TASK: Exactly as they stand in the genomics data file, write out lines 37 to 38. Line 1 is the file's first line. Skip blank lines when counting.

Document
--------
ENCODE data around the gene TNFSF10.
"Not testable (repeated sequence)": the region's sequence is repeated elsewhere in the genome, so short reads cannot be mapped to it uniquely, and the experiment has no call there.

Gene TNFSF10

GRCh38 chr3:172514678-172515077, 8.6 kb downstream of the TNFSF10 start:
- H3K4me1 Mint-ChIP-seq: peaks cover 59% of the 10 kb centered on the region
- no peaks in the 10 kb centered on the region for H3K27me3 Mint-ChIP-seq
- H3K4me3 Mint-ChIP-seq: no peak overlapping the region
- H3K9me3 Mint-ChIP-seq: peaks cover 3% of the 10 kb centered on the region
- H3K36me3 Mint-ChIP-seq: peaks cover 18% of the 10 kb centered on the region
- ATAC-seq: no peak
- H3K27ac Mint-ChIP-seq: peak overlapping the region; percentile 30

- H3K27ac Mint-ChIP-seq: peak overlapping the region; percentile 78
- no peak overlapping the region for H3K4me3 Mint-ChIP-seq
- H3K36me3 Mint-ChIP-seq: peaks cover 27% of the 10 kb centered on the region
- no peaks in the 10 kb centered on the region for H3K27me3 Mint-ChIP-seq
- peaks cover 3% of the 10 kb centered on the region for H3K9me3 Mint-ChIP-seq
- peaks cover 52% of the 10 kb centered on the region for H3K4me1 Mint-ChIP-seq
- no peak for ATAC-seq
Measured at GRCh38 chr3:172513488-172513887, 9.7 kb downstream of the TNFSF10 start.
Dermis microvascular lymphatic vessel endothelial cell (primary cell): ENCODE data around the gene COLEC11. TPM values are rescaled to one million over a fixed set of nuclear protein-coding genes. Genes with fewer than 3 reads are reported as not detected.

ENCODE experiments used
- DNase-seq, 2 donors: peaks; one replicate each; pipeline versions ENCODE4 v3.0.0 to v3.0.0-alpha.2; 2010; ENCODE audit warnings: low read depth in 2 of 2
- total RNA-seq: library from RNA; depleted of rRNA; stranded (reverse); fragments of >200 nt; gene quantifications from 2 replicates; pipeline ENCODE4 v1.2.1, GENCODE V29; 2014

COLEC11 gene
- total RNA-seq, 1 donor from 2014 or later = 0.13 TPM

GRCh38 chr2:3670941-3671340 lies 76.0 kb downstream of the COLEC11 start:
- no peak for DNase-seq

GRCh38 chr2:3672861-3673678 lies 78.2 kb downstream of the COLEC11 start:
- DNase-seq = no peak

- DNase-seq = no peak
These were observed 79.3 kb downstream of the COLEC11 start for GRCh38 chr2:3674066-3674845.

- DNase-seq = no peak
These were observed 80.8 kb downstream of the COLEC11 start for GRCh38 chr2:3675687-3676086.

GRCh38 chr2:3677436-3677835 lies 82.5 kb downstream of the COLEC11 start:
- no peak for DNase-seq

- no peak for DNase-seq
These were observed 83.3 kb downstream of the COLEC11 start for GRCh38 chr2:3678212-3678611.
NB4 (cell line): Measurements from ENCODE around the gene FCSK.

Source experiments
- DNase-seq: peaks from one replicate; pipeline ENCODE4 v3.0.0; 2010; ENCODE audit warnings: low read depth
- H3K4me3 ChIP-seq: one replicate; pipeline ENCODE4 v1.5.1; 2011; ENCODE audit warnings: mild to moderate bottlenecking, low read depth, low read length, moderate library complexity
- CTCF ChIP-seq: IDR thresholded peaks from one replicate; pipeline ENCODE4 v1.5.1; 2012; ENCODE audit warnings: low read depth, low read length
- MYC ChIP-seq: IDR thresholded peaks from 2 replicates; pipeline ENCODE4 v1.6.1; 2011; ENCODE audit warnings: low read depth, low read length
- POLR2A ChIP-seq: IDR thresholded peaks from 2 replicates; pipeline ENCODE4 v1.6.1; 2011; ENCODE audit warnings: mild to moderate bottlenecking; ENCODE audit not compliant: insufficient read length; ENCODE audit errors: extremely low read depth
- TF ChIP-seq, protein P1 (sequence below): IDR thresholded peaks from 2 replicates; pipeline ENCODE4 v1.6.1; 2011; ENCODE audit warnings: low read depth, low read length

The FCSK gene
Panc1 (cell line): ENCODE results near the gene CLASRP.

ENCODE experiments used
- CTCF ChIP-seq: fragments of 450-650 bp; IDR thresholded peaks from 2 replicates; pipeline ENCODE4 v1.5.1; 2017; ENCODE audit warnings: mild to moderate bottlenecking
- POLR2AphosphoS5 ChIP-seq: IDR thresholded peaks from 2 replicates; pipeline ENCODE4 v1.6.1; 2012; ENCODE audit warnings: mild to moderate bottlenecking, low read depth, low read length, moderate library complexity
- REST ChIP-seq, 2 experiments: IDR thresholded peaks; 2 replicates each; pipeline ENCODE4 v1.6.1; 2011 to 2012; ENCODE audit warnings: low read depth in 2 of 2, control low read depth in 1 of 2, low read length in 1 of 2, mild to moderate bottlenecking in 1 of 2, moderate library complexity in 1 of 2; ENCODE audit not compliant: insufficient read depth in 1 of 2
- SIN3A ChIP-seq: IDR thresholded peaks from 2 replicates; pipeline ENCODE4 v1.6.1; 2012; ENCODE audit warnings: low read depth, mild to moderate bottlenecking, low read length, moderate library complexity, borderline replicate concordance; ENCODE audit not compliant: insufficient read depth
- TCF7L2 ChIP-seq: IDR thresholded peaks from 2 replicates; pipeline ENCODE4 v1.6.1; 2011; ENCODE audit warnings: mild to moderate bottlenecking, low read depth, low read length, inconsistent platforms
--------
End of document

These were observed 83.3 kb downstream of the COLEC11 start for GRCh38 chr2:3678212-3678611.
NB4 (cell line): Measurements from ENCODE around the gene FCSK.